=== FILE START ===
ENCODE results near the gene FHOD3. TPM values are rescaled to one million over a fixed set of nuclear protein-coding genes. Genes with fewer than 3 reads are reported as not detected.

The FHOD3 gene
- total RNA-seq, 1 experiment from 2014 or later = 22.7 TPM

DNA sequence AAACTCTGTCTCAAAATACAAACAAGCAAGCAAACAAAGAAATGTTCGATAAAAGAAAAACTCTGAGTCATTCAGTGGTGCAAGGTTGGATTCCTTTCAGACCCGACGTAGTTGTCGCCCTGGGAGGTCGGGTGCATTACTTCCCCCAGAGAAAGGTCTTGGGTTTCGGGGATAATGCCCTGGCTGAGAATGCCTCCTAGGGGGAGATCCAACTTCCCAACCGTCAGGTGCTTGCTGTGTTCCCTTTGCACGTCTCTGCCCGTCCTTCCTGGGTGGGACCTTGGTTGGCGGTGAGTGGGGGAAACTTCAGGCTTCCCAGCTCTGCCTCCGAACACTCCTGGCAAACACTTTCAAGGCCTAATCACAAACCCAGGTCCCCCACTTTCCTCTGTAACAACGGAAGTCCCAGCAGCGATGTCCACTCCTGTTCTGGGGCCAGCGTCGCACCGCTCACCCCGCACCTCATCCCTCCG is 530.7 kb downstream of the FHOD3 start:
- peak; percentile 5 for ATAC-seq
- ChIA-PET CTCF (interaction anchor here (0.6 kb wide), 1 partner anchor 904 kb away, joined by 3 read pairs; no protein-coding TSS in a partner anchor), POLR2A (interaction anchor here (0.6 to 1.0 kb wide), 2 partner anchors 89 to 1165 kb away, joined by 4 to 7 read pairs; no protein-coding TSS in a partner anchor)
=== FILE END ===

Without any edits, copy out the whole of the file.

ENCODE results near the gene FHOD3. TPM values are rescaled to one million over a fixed set of nuclear protein-coding genes. Genes with fewer than 3 reads are reported as not detected.

The FHOD3 gene
- total RNA-seq, 1 experiment from 2014 or later = 22.7 TPM

DNA sequence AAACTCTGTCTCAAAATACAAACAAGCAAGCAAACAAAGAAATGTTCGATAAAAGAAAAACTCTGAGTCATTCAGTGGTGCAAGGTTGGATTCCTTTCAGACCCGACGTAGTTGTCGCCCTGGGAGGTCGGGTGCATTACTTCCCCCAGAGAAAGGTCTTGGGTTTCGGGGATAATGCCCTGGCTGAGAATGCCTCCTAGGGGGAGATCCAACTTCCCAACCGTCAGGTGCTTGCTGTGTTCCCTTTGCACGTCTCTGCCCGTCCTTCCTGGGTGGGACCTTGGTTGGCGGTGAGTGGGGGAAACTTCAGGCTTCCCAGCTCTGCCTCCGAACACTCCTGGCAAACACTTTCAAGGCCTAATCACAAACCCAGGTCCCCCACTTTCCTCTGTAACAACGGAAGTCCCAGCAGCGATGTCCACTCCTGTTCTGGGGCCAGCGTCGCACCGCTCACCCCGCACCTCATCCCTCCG is 530.7 kb downstream of the FHOD3 start:
- peak; percentile 5 for ATAC-seq
- ChIA-PET CTCF (interaction anchor here (0.6 kb wide), 1 partner anchor 904 kb away, joined by 3 read pairs; no protein-coding TSS in a partner anchor), POLR2A (interaction anchor here (0.6 to 1.0 kb wide), 2 partner anchors 89 to 1165 kb away, joined by 4 to 7 read pairs; no protein-coding TSS in a partner anchor)